Literary Forger and Forger of a Nation

• EDWARD WILLIAMS (1747-1826) was, and remains, better known by his bardic name IOLO MORGANWG.

• As his bardic name suggests, Iolo was a native of GLAMORGAN, and it is this county and its history that became the focal point of his bardic vision.

• Like his father, Iolo worked at his trade as a STONEMASON.

• Iolo was a prolific POET in both Welsh and English, writing in the guise of other poets as well as in his own voice. The forged poems which he attributed to the fourteenth-century poet Dafydd ap Gwilym are the most famous of his works as a LITERARY FORGER. As a result, he gained a posthumous reputation as one of Europe's most successful forgers.

• He is also considered an ARCHITECT OF THE WELSH NATION on the strength of his contribution to the eighteenth-century cultural renaissance. He upheld Wales's reputation as a civil nation in Bardism and the Gorsedd of the Bards. He was also the first to suggest that Wales should have its own national institutions: a library, an academy, a museum and a folk museum.

• Iolo was a self-taught POLYMATH and his manuscripts attest to the sheer diversity of his interests: druidism, poetry, folk songs, antiquities, architecture, agriculture, geology, language and dialect, pedigrees, radicalism and abolitionism.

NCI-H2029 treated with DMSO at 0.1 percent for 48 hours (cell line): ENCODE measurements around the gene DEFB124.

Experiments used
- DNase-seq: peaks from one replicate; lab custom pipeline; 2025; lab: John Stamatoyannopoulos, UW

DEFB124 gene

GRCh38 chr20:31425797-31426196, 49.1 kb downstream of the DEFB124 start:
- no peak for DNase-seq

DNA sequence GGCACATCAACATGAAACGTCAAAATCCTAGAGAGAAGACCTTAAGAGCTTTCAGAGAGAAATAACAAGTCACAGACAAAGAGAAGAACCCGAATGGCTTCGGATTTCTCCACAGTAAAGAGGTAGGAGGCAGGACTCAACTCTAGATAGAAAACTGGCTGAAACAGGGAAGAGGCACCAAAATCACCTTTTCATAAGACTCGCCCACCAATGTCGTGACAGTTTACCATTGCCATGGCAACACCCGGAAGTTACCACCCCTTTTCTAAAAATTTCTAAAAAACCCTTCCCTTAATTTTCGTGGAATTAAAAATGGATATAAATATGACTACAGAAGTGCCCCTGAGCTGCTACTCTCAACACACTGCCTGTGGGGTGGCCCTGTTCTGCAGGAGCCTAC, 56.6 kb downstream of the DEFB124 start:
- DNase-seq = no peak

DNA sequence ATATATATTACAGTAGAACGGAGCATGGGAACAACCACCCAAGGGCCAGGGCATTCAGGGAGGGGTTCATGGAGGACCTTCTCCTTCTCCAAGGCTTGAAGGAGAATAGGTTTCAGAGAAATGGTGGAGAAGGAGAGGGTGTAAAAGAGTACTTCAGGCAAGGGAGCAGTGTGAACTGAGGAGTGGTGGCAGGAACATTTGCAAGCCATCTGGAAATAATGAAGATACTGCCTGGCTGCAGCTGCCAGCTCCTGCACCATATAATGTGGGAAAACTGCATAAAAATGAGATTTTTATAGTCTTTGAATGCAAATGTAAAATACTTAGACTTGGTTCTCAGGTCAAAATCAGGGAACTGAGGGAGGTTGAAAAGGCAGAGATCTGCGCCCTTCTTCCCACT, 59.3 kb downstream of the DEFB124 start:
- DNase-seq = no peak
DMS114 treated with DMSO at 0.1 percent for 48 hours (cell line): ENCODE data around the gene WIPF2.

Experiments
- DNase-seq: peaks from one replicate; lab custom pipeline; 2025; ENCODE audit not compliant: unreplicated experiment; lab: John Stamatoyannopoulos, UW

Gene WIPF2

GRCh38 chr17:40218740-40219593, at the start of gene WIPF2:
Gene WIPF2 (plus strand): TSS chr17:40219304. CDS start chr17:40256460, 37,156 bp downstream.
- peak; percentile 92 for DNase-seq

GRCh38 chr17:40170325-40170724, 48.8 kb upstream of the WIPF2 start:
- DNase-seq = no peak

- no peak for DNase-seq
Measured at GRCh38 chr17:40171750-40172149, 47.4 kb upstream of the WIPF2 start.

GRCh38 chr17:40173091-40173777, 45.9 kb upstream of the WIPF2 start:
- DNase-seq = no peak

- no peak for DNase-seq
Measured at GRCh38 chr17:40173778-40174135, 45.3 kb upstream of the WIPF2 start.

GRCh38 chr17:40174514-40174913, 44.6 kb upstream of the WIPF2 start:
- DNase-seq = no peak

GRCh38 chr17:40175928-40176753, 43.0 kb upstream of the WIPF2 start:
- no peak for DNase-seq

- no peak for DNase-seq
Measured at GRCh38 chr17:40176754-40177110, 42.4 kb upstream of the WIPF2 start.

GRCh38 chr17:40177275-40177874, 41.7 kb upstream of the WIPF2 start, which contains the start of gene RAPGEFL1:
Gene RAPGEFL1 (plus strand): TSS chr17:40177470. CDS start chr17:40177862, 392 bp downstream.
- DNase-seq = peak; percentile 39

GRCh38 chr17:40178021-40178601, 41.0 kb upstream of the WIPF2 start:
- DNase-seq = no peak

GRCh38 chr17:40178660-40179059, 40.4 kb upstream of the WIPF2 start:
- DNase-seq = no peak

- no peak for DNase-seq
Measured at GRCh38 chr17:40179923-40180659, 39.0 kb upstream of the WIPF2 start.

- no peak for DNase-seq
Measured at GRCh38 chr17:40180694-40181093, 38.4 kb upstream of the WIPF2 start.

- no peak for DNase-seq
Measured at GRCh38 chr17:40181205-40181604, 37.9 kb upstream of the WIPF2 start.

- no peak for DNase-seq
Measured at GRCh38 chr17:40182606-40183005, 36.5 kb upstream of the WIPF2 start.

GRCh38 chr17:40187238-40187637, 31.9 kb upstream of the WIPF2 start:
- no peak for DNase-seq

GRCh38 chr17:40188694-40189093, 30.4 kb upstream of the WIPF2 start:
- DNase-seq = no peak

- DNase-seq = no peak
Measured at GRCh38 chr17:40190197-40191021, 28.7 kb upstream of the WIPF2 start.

• As eighteenth-century Wales's most prodigious letter-writer, Iolo has left a rich and varied corpus of CORRESPONDENCE which captures all the dynamism and contentiousness of his life and times.

• Iolo embraced political and religious RADICALISM. As well as being involved with the London-Welsh Gwyneddigion society who supported 'Freedom in State and Church' ('Rhydd-did mewn Gwlad ac Eglwys'), Iolo moved in London's radical circles during the 1790s. Inspired by the foremost radical thinkers of his time, he became acquainted with many of them: George Dyer, William Godwin, Joseph Johnson, Thomas Paine, Joseph Priestley, Robert Southey, John Thelwall, Horne Tooke, Gilbert Wakefield, and David Williams. In religious terms, Iolo was a Rational Dissenter and was instrumental in establishing the UNITARIAN cause in south Wales.

• Iolo's poetry and bardic vision bear the hallmarks of ROMANTICISM. His Romantic image of Wales and its past had a far-reaching effect on the way in which the Welsh envisaged their own national identity during the nineteenth century.

External Links:
Iolo Morganwg on the website of St Fagans, National History Museum

Iolo Morganwg on the website of Gathering the Jewels